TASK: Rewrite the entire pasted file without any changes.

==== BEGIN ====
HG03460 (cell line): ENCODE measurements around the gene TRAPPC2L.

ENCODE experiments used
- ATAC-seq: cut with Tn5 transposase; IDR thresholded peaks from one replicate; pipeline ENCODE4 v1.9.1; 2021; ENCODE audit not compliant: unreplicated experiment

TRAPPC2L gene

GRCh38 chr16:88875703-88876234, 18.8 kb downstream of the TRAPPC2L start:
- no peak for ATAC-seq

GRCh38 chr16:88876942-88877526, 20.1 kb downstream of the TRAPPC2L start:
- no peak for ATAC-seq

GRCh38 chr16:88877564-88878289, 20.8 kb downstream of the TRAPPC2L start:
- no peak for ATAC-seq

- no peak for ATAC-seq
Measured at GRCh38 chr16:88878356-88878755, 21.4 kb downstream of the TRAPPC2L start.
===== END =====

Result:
HG03460 (cell line): ENCODE measurements around the gene TRAPPC2L.

ENCODE experiments used
- ATAC-seq: cut with Tn5 transposase; IDR thresholded peaks from one replicate; pipeline ENCODE4 v1.9.1; 2021; ENCODE audit not compliant: unreplicated experiment

TRAPPC2L gene

GRCh38 chr16:88875703-88876234, 18.8 kb downstream of the TRAPPC2L start:
- no peak for ATAC-seq

GRCh38 chr16:88876942-88877526, 20.1 kb downstream of the TRAPPC2L start:
- no peak for ATAC-seq

GRCh38 chr16:88877564-88878289, 20.8 kb downstream of the TRAPPC2L start:
- no peak for ATAC-seq

- no peak for ATAC-seq
Measured at GRCh38 chr16:88878356-88878755, 21.4 kb downstream of the TRAPPC2L start.